The PC giant said revenue for the third quarter is expected to be in the range of $7.4 billion to $7.5 billion, a 12 percent drop from the second quarter. The company expects an operating loss in the range of 5 cents to 7 cents per share.
In July, Compaq said it expected third-quarter revenue to be in the range of $8 billion to $8.4 billion, with earnings per share of 7 cents to 9 cents.
A consensus of analysts had been expecting Compaq to earn 5 cents per share, according to First Call.
"We lost about a week's worth of business during the month of September," Compaq Chief Financial Officer Jeff Clarke said during a conference call, noting that September typically accounts for about half of third-quarter sales.
Compaq's stock closed up 2 cents, or less than 1 percent, at $8.33 on Monday. In after-hours trading, it fell to $7.66.
Last month, Hewlett-Packard announced plans to buy Compaq in a stock deal initially valued at $25 billion. The deal is awaiting shareholder and regulatory approval and is slated to close in the first half of 2002.
Clarke said that savings from the company's ongoing cost-cutting moves were not able to offset problems in the past month, including slowed sales in the wake of the HP deal and logistics problems caused by the terrorist attacks and a typhoon in Taiwan.
"Through August we were on track to meet earnings," Clarke said.
Chief Executive Michael Capellas called the various events a "perfect storm" of troubles, adding that the future remains cloudy.
"As we look out, visibility is particularly tough," he said during the call.
Last week, Merrill Lynch cut its sales forecast for the PC industry, noting a weak global economy and the impact of the terrorist attacks on sales.
It stands to reason that the attacks on the World Trade Center and the Pentagon could force PC makers to miss estimates. September is a critical month for the PC industry, accounting for anywhere from 50 percent to 70 percent of the quarter's sales.
Other tech companies are likely to follow Compaq with warnings of their own, analysts say.
"You are likely to see a lot of preannouncements over the coming days, simply because the attacks occurred so late in the quarter," Needham analyst Charles Wolf said. He added that Wall Street has already been factoring lower third-quarter sales into current stock prices.
"I think the market was expecting this," Wolf said of Compaq's warning.
Lehman Brothers analyst Dan Niles also sees other companies following in Compaq's footsteps.
"I pretty much expect every one of my companies to lower forecasts. It's just a question of how much," said Niles, who covers the PC chip and hardware industries. "Compaq is a good example. I knew they would miss numbers, but the revenue miss was a little more than I expected."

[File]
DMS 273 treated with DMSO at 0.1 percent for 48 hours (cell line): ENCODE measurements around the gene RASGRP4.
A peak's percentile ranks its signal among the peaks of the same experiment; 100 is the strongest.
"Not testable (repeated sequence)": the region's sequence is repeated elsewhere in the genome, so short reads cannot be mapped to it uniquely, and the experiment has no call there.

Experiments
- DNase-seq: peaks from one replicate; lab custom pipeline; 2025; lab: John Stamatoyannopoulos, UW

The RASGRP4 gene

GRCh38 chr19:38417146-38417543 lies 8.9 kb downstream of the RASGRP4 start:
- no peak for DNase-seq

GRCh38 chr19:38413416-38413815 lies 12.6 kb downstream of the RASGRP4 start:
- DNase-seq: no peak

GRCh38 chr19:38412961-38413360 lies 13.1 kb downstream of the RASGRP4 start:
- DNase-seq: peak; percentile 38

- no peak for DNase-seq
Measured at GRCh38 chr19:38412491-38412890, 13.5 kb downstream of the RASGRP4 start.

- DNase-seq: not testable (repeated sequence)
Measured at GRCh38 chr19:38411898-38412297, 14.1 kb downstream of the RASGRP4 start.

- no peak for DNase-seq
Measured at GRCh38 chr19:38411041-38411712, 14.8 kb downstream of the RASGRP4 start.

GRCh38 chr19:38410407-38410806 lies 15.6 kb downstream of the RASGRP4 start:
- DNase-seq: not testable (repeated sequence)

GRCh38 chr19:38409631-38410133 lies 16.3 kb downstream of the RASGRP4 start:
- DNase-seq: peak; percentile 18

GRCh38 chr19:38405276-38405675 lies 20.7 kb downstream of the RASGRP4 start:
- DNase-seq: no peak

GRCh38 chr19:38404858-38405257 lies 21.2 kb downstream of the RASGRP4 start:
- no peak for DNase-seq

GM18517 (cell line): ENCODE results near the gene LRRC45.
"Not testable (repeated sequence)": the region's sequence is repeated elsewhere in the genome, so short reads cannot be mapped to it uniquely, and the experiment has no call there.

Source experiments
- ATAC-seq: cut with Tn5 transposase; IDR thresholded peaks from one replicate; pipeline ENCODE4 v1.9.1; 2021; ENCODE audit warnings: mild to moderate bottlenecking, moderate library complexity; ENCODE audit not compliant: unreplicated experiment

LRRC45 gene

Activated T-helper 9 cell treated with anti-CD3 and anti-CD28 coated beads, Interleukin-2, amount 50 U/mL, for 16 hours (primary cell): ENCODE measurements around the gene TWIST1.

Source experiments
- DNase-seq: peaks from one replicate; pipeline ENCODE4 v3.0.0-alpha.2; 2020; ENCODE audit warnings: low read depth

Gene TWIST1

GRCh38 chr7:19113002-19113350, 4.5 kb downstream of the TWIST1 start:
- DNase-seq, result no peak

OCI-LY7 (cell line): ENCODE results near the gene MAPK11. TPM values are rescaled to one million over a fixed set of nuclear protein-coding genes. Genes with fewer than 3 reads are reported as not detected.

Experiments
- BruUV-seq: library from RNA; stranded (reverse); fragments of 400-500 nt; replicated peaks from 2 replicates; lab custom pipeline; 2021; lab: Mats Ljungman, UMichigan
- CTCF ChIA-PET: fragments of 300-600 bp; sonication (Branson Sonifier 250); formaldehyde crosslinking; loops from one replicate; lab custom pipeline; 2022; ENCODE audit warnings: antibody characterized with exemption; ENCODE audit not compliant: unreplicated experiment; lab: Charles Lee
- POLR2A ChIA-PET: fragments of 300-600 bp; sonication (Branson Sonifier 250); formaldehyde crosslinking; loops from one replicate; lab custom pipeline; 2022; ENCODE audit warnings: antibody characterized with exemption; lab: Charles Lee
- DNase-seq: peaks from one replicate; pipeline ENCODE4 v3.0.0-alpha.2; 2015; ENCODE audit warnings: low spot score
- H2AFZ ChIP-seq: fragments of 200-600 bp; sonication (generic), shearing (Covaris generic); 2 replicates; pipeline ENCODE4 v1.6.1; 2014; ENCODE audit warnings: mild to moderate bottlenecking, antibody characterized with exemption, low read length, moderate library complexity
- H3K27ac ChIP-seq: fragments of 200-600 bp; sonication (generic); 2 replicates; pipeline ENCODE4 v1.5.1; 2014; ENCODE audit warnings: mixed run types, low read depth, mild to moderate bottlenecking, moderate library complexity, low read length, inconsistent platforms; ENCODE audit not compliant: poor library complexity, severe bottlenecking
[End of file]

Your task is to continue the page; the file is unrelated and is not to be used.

Niles said there are still many unknowns for the tech industry, including the possibility of more supply disruptions if and when retaliations for the attacks occur. But he added it is already clear that he will need to slash his forecast for Compaq to earn 60 cents per share next year.
"Our belief is that our (earnings) estimates are going to have to be cut in half for next year," he said.
Compaq's third quarter ended Sunday. The company plans to report full results in mid-October.
The PC maker also said Monday it will take a $500 million noncash charge to write down the value of some investments, particularly related to its investment in Internet incubator CMGI. In 1999, Compaq acquired about 17 percent of CMGI when it sold AltaVista to the company.
In July, Houston-based Compaq announced that it would cut 8,500 jobs this year--1,500 more than it had previously planned. Later that month, HP said it would trim 6,000 jobs. In addition, HP and Compaq said in September that they will lay off another 15,000 workers once the merger is completed.
Clarke did not specifically say the slower sales would lead to more job cuts before the merger, but left that possibility open.
"Any time there is weak market demand, we will look harder...at our cost cutting," Clarke said during Monday's call.
Separately, HP said Monday in a regulatory filing that it may cut more jobs.
"During the period between now and the closing, HP will continue to make decisions that may involve further reductions in staffing levels in defined areas of the company," HP said in a filing with the Securities and Exchange Commission.
"Actions taken may include decisions that are considered 'business as usual' for HP, such as consolidations, decisions to exit particular businesses and divestitures (and) outsourcing."